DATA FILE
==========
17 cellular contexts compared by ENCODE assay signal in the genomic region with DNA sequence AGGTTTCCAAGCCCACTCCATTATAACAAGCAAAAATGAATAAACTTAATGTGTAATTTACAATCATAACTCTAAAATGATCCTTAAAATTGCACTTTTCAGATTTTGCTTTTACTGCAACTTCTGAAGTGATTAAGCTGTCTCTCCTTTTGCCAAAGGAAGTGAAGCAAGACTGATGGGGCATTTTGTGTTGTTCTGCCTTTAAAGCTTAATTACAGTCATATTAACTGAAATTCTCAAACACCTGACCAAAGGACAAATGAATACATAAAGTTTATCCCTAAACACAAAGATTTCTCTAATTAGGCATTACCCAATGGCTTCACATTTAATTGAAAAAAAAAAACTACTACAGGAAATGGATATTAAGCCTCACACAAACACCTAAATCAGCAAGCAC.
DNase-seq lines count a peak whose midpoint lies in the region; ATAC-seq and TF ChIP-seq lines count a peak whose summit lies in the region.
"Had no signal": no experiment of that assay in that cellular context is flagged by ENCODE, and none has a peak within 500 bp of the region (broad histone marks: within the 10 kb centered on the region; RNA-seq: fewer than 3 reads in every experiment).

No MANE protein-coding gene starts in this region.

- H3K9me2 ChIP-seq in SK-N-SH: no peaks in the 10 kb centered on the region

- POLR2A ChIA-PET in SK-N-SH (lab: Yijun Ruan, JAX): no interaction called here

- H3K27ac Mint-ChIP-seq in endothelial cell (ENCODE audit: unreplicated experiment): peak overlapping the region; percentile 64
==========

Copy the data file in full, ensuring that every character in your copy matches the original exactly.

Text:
17 cellular contexts compared by ENCODE assay signal in the genomic region with DNA sequence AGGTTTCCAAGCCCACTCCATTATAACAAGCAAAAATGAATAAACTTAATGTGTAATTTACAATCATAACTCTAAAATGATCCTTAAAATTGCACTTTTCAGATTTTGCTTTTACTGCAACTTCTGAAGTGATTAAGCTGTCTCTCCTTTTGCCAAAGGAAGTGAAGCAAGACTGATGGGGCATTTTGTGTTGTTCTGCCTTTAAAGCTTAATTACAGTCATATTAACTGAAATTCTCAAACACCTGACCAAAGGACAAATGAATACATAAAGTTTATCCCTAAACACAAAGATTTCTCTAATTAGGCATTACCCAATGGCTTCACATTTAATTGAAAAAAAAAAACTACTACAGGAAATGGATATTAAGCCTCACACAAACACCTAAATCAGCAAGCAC.
DNase-seq lines count a peak whose midpoint lies in the region; ATAC-seq and TF ChIP-seq lines count a peak whose summit lies in the region.
"Had no signal": no experiment of that assay in that cellular context is flagged by ENCODE, and none has a peak within 500 bp of the region (broad histone marks: within the 10 kb centered on the region; RNA-seq: fewer than 3 reads in every experiment).

No MANE protein-coding gene starts in this region.

- H3K9me2 ChIP-seq in SK-N-SH: no peaks in the 10 kb centered on the region

- POLR2A ChIA-PET in SK-N-SH (lab: Yijun Ruan, JAX): no interaction called here

- H3K27ac Mint-ChIP-seq in endothelial cell (ENCODE audit: unreplicated experiment): peak overlapping the region; percentile 64